A Beyond Chron Exclusive: Chavez’s Venezuela, Where Gas is Cheaper than Water

by Eli Rosenberg on January 30, 2006

(Ed note: While most of our focus is on the San Francisco Bay Area, we know that many readers are deeply interested in the political changes sweeping Latin America, particularly Venezuela. We are therefore thrilled to be able to provide exclusive dispatches from Eli Rosenberg, a former UCLA Daily Bruin reporter who is now spending the semester in Venezuela. His first column is below).

Venezuela is a land of contradictions. Copiously rich and unbearably poor, technologically advanced yet rural and rustic, consumerist yet without the economic freedom to uselessly consume, inefficient and loosely organized yet economically driven, Venezuela feels like a country hanging somewhere between the first and third worlds. I live in a city called Merida in the Andes which has a sizeable academic community and I know a decent amount of students at ULA, an important university in Venezuela, already. Some of my professors have done international work relating to petroleum, economics and globalization. I spent hours talking the other day to the older brother of one of my professors, Daniel Urbina and supposedly he was one of Chavez’s right hand men, and allegedly worked with other presidents here. He told me story after story about coups, assassinations, plots, guerillas, the future of the country and the future of the world.

The country feels like it is in a perpetual state of chaos; buses run late or don’t show up at all, red lights are merely a recommendation, during the day the streets swarm with people walking in front of moving cars as if they could swat them away like mosquitoes.

El petreleo, gasoline, is much cheaper here than water, and works out to about 15 or 20 cents a gallon. Here they have professionals, doctors, lawyers, many people go on to get college degrees, but many people with college degrees cannot find adequate work and are forced to settle for low income jobs. The minimun wage here works out to be about 8 dollars a day, which is more than enough to subside on, but numerous people in rural and urban areas can’t find a job at all.

Tucked in valley that is cradled by the Andes which loom immense on all sides, Merida, where I live, feels somewhat isolated and self-contained. From what I hear there is a distinctly different and unique culture in the Andes that differs from the rest of the country, there certainly appears to be more a rustic and rural vibe here and less African influence compared to the coastal regions.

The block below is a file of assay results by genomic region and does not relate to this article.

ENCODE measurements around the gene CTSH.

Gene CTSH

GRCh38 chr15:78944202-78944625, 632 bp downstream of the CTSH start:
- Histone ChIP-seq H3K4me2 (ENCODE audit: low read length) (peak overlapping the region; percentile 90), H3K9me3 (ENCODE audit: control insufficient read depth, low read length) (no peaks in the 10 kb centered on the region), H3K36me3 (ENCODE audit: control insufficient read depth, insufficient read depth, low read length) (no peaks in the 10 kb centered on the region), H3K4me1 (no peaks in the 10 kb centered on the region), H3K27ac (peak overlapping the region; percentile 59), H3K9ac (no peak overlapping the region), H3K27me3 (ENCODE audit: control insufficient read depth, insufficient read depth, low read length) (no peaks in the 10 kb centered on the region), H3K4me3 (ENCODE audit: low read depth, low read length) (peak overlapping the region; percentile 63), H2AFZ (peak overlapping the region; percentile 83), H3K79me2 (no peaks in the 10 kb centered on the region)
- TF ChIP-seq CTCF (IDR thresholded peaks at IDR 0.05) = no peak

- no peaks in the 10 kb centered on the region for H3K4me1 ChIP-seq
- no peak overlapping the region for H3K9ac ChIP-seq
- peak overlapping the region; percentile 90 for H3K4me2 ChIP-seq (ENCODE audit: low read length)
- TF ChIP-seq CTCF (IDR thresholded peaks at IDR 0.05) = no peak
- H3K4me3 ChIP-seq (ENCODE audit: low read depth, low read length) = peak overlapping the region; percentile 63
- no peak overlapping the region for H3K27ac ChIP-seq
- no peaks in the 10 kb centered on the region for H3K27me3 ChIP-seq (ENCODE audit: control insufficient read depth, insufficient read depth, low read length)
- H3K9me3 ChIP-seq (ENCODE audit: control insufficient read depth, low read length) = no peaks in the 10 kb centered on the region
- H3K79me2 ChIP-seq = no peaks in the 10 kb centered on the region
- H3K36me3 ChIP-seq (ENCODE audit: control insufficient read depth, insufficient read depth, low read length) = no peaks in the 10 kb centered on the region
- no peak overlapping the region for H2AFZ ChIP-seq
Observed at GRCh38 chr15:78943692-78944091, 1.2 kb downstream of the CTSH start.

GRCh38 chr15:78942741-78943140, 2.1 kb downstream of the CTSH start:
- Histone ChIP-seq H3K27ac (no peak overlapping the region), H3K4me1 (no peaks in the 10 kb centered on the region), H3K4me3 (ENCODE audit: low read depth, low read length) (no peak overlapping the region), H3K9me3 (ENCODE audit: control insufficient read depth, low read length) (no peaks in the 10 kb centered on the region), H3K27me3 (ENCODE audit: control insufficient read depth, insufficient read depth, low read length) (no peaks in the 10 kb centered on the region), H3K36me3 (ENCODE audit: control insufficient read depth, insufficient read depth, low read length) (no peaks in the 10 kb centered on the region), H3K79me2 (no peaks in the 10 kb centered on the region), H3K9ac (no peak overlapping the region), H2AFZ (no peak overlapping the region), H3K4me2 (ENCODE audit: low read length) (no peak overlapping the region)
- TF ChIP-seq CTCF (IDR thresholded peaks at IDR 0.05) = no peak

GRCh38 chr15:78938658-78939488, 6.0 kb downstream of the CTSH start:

While an undercurrent of political tension pervades the city, politics are a sensitive subject, and the country feels divided and polarized. Depending on whom you talk to, Chávez is either the messiah or the devil, there is little middle ground except in academic circles.

Political graffiti covers the city, MVR (movimiento quinto republico- movement of the fifth republic) posters plaster walls of buildings; spray paint shouts Viva Chavez! on the large white walls surrounding upscale suburban neighborhoods, that topped with large shards of broken glass plastered on top, form an intimidating warning to any intruder. Other government murals depicting Chavez, Che Guevara, Simon Bolivar and Jose Martí that declare loudly el rumbo al socialismo have large splashes of white paint covering the faces of both Chávez and Che.

Whether you love or hate him, most would agree that Chavez is a phenomenon, for better or worse. What has also been interesting has been that the majority of what has been presented in the media in the US has been incredibly oversimplified.

There is a complex debate here that is never presented in the US, i still feel like i am in no position to have an educated opinion yet. The media makes out the Chavez opposition to be entirely composed of the small minority that represents the economically elite in Venezuela, the lavishly rich, predominantly white, benefactors of oil-wealth. On a simple level this may be true, it’s no secret that Chavez’s base is in the poor, but there is a debate here and its not as simple as the wealthy not wanting their wealth taken away.

The family I live with is by no means wealthy by American standards; they live modestly by all means and while they are clearly well-off in Venezuelan society are not elitist or selfish in any way. They do however extremely dislike Chavez, and I respect their opinion ; these are middle class people, working as doctors, accountants, computer programmers, men and women alike, college educated and by no means overtly privileged or excessively rich.

Many academics who I’ve talked to respect Chavez’s ideals and dedication to helping the poor and trying to create solidarity away from the US, but at the same time believe much that he has done has been hasty and ill-conceived. The older brother of the family I live with works and lives near Caracas, and told me that after every election there is a list distributed locally to managers and owners that says which employees voted and who they voted for, and he told me this goes on country wide. Those who voted anti-Chavez risk getting fired in certain circles.

These observations have come from talking to the people here, the family I live with and my professors. I’ll have more insights based on my own experiences in the weeks ahead.

Send feedback, as well as ideas for subjects you would like Eli to address, to rshaw@beyondchron.org

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